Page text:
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A couple of weeks ago you could have learned a lot about a person by asking them a simple question: “I was watching the news today and was wondering, do you think they’ll reach a deal?”
Now some people who follow the political scene would’ve likely assumed you were talking about the debt-ceiling debate going on in Congress at the time, and answered accordingly.
Others, however, who primarily get their news not from CNN or FOX but from stations starting with the letters ESPN, would have understood you to be asking about the NFL lockout and the likelihood that there would be a season this fall.
(Possibly some of these people might have thought you were talking about the NBA, which is also facing a contract dispute; but seriously, no one really cares about the NBA, do they?)
Fortunately for football fans (and, I suppose, political observers), a deal was reached in both arenas –the government is able to continue borrowing its way into oblivion, and of vastly more importance to sports fans, the NFL season will begin as scheduled.
In just a couple of weeks, Hank Williams Jr.’s familiar query of “Are you ready for some football?” will once again ring out across the airwaves.
This was especially important to my 10-year-old son, Chase, who over the past couple of years has developed an intense interest in the game.
After putting him off the year before, last year I relented, and we entered the all-consuming realm of fantasy football. It has been said that pro football consists of thousands of men who desperately need exercise watching 22 men who desperately need rest, but the world of fantasy football requires much more work to simply be a spectator.
For the uninitiated, fantasy football gives arm-chair quarterbacks the opportunity to pick his own team- – and then compete statistically against others who have done the same thing. And because most people pick a quarterback from one team, running backs from another and receivers, tight ends, kickers and defenses from still different teams – and your opponent for the week has done the same – fantasy football gives the football enthusiast a reason to cheer (one way or the other) for almost every game.
So now, at our house, instead of just watching the Colts game and then moving on toother activities, my son and I are forced to watch each and every game. Imagine how excited this makes my wife (and millions of other women) throughout the football season!
This year, however, the question of “Are you ready for some football?” is taking on a whole new meaning at our house.
Don’t misunderstand, we are still excited about the upcoming NFL season and are preparing our invitations for our fantasy league. But in addition to that, Chase isplaying for the first time. Because many of the other boys his age have already been playing for two or three years, he is a bit behind the learning curve. It’s not that he doesn’t know football, it’s just that he’s never really experienced before.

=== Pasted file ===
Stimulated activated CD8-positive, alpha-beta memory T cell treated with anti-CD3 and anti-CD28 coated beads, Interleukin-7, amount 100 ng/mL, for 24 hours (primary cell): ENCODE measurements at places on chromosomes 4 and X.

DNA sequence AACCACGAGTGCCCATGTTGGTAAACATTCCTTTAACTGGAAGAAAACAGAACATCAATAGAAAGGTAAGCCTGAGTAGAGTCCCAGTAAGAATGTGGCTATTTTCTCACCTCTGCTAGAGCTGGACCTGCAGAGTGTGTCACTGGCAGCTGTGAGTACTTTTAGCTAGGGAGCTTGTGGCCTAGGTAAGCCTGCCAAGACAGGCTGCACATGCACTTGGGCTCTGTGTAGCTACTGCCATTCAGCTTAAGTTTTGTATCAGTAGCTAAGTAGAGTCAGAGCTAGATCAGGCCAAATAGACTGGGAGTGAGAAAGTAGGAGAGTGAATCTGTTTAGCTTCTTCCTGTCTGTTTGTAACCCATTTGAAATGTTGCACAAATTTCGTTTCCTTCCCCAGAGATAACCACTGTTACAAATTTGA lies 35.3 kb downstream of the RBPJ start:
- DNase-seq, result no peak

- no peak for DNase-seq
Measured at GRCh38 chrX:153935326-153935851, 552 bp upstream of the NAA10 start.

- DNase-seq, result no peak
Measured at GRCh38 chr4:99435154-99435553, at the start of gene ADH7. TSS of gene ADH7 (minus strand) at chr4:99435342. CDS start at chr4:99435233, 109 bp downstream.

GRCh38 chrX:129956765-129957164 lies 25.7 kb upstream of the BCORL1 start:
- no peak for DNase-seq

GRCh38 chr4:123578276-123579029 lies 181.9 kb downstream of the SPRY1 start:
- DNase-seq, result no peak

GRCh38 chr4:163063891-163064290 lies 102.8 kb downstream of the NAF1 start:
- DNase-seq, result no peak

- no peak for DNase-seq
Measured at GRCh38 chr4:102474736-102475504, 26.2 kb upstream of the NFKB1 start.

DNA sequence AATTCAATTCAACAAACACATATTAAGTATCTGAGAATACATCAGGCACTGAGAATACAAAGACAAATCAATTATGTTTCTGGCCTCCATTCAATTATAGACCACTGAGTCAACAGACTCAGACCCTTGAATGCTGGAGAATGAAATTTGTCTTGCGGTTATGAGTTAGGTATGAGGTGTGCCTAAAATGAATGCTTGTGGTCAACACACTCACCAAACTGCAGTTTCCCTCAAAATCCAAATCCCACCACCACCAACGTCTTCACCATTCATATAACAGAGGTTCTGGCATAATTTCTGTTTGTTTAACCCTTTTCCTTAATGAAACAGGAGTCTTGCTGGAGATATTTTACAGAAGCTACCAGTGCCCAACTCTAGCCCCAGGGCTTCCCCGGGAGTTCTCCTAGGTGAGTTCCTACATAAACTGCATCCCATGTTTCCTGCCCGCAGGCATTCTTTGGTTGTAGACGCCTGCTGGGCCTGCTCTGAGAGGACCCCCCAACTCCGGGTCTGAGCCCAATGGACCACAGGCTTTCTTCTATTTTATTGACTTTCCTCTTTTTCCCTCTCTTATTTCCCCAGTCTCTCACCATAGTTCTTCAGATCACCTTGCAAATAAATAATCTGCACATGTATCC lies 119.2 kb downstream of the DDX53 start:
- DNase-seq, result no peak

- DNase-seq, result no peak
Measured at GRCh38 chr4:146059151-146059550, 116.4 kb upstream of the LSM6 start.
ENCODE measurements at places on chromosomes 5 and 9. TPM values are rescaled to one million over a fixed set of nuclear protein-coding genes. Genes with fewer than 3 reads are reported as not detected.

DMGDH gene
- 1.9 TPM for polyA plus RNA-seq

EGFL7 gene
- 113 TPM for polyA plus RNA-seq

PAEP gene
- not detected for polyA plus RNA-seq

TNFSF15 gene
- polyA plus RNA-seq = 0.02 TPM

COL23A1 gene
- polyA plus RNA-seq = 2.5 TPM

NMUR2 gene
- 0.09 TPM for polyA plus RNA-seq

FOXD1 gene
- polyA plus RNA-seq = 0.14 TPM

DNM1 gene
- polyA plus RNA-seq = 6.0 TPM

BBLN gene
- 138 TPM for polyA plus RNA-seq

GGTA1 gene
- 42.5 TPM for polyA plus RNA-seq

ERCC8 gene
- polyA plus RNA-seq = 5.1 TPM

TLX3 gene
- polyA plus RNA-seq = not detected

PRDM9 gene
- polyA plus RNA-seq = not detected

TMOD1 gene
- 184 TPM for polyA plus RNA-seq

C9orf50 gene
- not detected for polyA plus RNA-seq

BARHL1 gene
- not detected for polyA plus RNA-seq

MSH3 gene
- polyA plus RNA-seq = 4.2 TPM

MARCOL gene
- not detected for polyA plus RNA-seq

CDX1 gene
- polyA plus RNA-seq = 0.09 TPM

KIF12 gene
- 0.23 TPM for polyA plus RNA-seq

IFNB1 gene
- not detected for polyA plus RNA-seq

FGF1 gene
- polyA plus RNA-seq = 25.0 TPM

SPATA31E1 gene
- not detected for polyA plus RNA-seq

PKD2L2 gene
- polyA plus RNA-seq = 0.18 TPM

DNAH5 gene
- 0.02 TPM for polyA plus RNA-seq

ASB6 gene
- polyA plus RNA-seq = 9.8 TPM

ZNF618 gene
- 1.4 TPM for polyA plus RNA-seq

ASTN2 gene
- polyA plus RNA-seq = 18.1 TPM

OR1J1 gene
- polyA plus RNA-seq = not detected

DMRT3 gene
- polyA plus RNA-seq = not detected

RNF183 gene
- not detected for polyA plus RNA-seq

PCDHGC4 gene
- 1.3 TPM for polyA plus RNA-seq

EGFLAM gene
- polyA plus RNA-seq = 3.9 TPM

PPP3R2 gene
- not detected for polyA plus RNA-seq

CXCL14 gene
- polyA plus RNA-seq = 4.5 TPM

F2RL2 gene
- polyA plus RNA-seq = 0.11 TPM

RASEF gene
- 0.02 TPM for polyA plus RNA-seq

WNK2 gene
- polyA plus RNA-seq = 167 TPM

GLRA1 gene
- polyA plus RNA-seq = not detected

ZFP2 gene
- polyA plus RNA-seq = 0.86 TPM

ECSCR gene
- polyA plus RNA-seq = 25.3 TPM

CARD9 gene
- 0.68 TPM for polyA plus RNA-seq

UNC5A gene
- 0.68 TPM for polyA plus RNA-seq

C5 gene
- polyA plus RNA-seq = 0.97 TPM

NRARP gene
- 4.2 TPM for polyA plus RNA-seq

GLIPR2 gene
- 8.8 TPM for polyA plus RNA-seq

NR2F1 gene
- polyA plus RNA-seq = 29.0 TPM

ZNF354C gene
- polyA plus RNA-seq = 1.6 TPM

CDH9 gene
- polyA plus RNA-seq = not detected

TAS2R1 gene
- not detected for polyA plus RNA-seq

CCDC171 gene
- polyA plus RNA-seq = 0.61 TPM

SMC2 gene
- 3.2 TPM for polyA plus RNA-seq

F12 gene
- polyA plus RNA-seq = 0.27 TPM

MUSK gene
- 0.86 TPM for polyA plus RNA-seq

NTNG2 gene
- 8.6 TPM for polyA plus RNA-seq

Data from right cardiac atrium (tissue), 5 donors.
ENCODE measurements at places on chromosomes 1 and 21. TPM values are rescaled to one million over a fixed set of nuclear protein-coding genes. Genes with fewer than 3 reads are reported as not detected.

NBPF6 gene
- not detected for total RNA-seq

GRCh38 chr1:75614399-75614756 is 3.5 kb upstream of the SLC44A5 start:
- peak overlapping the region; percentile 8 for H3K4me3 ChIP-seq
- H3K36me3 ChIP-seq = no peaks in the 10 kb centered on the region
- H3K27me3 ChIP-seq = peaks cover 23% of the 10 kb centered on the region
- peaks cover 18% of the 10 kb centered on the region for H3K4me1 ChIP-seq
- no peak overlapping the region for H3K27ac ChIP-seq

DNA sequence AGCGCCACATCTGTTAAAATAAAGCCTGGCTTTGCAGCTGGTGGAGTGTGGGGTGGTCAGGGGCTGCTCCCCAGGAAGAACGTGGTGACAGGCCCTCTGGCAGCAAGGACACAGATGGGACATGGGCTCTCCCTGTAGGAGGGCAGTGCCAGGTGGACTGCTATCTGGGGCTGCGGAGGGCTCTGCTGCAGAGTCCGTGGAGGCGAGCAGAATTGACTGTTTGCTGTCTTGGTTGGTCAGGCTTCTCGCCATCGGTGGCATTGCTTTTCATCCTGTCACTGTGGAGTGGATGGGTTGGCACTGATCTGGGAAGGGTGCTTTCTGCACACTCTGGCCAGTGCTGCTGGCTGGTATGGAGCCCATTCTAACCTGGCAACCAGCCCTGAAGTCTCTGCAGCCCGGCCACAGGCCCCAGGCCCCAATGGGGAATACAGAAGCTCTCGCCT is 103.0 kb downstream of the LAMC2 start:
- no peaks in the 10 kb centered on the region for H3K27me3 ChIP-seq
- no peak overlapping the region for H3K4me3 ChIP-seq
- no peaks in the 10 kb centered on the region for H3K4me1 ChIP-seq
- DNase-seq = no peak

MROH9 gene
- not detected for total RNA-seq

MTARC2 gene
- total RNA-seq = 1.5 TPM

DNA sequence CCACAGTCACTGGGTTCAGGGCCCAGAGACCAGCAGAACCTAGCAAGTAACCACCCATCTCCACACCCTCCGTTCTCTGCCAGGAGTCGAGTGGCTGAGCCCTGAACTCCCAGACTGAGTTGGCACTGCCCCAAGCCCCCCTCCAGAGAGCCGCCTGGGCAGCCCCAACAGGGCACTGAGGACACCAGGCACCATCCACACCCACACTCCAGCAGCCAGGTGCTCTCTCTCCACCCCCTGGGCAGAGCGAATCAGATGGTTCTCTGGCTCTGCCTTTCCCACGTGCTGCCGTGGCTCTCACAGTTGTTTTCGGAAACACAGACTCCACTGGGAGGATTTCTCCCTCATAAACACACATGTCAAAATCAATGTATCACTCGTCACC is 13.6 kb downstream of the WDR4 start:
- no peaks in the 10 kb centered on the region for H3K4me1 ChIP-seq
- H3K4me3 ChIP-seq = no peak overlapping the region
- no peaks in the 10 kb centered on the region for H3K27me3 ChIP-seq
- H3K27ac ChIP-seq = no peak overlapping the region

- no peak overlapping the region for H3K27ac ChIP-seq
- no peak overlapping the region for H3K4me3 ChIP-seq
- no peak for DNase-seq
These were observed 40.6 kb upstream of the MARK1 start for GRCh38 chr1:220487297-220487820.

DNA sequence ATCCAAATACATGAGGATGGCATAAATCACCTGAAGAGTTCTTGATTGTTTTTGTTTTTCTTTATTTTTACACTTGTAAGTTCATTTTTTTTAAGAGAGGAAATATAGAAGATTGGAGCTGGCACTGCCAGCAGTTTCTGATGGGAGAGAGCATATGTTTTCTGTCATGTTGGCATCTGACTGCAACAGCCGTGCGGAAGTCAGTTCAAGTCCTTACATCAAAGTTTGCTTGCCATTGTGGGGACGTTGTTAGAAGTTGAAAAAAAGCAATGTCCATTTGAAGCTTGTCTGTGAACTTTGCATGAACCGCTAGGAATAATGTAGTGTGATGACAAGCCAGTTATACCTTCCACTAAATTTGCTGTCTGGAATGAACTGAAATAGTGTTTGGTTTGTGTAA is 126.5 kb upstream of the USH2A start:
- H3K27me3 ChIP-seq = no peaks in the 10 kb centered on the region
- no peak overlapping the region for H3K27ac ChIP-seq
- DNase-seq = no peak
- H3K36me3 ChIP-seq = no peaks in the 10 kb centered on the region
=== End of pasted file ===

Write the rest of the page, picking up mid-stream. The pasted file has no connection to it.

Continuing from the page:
And there is a big difference.
It’s one thing to know about all the NFL players – their positions, teams and stats – and to cheer them on from the comfort of your couch on a Sunday afternoon. But it’s quite another thing to put on pads and a helmet and go into the 90-degree weather and play.
Last Sunday was his team’s first opportunity to practice with their equipment. And although they just wore their shoulder pads and helmets for a short while to try to get used to them, it was a really hot day, and by the time the coach told the boys to take off their helmets and get a drink, most of them were dragging.
As Chase came over to get a drink, I asked him how things were going. Without a hint of humor he said, “I think I might need to seriously reconsider my options.”
From the looks on their faces, I think several of the other boys were thinking the same thing.
And though he resolutely went back out to practice, Chase was beginning to understand a key truth: It is one thing to know about football, but it’s quite another thing to know football on a personal level.
I think the same could be said for many of us who identify ourselves as Christians.
Like my son and football, many people know a lot about God. They can quote John 3:16, sing all the words toAmazing Grace(the first verse, anyway), and tell the Christmas and Easter stories from memory.
They maybe even know about Noah’s flood, David and Goliath, and that Joshua “fit the battle of Jericho.” Unfortunately, for many people, their knowledge stops there – as simply things they know about God.
The incredible thing about Christianity is that it doesn’t just offer a way to knowabout God, but it provides a way to actuallyknow in a personal way.
This is what the Christmas story is all about – God becoming a man so that he could make himself known to us. Most of the world’s religions purport to provide a way to know about.
But, through the life (and death, burial and resurrection) of Jesus, God has provided a way for us to truly know.
And as my son is finding out, knowing – whether football or God – is a whole different ballgame.
Chuck Souder is on staff at Shelby Christian Church. He can be reached at firstname.lastname@example.org.